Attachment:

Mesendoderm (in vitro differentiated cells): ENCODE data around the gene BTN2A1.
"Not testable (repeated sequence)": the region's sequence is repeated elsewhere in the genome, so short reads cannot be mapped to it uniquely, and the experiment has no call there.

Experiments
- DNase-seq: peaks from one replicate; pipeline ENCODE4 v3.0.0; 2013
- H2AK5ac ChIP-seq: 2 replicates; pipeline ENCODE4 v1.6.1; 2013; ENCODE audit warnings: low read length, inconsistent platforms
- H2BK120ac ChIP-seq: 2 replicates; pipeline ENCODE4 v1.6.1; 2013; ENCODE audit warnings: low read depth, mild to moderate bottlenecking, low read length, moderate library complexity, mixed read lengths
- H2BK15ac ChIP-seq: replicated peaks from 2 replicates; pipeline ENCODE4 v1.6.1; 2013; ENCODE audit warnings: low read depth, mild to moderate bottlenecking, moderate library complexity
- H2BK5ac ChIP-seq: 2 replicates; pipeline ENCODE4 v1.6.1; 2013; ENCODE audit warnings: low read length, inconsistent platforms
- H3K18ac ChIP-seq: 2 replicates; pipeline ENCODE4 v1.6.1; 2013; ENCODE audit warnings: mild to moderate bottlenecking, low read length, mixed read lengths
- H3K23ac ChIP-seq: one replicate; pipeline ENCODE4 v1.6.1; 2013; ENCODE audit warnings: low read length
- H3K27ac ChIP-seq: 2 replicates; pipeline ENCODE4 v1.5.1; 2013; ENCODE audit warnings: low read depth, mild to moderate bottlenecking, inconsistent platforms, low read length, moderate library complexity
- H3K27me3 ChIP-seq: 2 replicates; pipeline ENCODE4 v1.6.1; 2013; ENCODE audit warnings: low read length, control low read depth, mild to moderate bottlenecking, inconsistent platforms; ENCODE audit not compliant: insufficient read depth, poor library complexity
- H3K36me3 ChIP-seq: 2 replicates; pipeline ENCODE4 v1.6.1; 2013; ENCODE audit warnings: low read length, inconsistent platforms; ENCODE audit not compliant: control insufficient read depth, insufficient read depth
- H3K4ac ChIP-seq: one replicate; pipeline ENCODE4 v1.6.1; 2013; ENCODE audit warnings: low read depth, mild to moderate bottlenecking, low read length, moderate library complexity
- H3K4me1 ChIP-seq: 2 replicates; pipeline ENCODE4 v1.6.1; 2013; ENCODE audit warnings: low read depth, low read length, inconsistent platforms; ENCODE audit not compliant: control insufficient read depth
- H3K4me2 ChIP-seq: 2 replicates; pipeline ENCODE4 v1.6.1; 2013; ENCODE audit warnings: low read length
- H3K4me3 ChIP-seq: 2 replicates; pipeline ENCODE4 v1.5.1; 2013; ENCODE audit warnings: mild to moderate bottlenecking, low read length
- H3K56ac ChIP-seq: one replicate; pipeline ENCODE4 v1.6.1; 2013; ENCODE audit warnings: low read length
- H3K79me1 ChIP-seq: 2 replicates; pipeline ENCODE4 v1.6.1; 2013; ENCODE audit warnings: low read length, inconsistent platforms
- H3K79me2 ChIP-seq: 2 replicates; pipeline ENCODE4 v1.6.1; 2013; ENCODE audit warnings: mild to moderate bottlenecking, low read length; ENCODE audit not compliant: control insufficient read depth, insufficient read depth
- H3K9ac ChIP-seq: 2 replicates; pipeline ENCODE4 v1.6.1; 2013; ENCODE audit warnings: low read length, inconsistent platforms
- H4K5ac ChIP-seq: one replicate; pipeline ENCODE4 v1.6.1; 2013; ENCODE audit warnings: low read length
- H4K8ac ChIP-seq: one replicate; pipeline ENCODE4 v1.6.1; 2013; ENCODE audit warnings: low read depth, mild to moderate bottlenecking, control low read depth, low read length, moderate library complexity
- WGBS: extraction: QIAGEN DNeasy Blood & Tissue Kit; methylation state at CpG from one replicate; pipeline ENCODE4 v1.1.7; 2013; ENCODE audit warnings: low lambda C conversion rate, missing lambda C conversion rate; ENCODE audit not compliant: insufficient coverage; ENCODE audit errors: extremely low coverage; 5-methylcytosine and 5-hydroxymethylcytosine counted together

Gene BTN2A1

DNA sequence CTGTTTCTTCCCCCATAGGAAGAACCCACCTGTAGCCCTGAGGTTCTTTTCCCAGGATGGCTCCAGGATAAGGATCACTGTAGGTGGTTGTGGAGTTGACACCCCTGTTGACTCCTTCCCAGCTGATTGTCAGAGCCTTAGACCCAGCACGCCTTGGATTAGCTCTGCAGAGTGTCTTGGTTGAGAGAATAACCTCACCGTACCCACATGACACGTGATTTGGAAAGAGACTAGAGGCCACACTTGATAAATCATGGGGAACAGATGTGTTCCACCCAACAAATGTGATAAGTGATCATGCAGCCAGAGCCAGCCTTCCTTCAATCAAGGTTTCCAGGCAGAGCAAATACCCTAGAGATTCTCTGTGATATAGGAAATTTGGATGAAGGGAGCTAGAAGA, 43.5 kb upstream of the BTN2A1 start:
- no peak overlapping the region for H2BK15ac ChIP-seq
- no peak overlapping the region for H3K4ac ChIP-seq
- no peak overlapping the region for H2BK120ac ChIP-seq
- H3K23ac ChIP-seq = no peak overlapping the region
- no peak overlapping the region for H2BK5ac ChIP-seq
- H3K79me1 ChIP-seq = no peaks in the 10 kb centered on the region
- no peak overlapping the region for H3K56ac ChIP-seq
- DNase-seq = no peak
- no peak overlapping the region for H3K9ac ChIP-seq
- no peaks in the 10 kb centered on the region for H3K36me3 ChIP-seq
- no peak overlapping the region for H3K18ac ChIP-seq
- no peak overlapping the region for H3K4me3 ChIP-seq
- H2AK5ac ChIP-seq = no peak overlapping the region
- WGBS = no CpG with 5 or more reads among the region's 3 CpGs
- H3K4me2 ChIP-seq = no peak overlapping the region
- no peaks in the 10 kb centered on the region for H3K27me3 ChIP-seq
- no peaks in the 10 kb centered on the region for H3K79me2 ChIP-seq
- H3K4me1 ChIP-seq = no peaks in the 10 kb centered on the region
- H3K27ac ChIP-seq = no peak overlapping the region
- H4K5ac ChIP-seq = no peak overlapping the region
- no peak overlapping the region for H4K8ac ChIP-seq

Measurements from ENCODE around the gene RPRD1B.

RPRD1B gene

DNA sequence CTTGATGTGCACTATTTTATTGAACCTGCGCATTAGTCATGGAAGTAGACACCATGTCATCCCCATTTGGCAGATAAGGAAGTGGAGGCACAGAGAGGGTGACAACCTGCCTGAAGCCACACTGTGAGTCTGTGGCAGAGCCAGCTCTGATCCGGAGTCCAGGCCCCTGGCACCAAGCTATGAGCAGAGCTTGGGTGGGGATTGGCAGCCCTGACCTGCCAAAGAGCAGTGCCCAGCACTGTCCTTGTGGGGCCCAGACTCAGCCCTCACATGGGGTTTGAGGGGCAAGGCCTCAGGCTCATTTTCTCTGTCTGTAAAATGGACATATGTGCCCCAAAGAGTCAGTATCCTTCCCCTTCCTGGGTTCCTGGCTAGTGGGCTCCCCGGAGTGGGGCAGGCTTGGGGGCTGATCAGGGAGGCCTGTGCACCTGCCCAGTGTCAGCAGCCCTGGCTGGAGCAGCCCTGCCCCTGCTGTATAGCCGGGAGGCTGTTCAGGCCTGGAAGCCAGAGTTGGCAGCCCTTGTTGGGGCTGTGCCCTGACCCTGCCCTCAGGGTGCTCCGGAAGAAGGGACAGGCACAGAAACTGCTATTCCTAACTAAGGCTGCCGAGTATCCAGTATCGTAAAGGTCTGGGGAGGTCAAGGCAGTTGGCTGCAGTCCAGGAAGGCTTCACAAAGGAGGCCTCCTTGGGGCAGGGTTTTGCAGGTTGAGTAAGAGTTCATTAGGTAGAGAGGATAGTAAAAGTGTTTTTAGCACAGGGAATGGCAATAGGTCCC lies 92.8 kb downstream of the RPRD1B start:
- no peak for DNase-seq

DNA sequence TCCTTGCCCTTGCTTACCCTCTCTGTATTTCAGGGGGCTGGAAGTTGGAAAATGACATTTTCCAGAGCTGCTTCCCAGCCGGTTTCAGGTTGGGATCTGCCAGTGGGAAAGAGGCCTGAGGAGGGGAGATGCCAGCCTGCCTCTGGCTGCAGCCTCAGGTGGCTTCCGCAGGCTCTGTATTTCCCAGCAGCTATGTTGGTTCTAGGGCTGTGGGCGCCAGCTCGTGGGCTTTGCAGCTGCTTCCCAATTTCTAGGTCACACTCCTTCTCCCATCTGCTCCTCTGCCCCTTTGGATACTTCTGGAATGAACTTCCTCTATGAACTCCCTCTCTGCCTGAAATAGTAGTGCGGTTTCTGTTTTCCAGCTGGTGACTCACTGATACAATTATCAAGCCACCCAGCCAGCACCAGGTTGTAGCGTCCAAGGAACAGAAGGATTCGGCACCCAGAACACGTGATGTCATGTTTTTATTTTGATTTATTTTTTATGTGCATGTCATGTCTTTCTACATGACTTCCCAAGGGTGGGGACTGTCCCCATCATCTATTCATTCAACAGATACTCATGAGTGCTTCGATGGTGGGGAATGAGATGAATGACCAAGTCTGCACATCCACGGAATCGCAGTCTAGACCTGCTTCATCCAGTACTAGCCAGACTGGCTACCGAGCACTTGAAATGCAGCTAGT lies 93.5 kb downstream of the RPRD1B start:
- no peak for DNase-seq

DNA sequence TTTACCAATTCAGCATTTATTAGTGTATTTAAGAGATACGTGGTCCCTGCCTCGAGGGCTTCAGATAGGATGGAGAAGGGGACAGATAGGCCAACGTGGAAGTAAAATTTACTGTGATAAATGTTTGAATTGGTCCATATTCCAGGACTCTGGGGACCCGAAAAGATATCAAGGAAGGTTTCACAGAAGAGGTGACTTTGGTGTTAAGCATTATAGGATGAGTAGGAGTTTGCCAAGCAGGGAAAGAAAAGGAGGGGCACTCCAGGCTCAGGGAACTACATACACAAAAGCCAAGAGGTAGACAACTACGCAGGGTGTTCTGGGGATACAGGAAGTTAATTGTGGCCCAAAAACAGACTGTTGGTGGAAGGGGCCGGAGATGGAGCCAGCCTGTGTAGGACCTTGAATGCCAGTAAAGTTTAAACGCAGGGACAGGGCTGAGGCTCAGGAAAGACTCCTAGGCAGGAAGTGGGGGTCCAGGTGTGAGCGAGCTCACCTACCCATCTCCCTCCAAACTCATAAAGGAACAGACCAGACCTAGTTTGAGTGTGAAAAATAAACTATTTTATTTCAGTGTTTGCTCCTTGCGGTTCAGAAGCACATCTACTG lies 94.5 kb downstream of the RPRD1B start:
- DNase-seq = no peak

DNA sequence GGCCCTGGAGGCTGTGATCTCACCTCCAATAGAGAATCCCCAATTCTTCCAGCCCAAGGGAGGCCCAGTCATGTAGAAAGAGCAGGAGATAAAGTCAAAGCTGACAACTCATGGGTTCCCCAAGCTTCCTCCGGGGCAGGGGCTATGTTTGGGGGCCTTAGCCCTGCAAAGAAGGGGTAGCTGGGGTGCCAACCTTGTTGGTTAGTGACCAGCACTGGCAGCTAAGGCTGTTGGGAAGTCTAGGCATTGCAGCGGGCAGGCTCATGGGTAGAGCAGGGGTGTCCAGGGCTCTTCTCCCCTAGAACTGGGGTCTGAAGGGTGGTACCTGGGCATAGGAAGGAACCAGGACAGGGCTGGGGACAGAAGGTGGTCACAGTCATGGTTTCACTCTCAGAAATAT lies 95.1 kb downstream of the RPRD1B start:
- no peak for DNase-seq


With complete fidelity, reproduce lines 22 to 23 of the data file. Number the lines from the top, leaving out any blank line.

- H4K5ac ChIP-seq: one replicate; pipeline ENCODE4 v1.6.1; 2013; ENCODE audit warnings: low read length
- H4K8ac ChIP-seq: one replicate; pipeline ENCODE4 v1.6.1; 2013; ENCODE audit warnings: low read depth, mild to moderate bottlenecking, control low read depth, low read length, moderate library complexity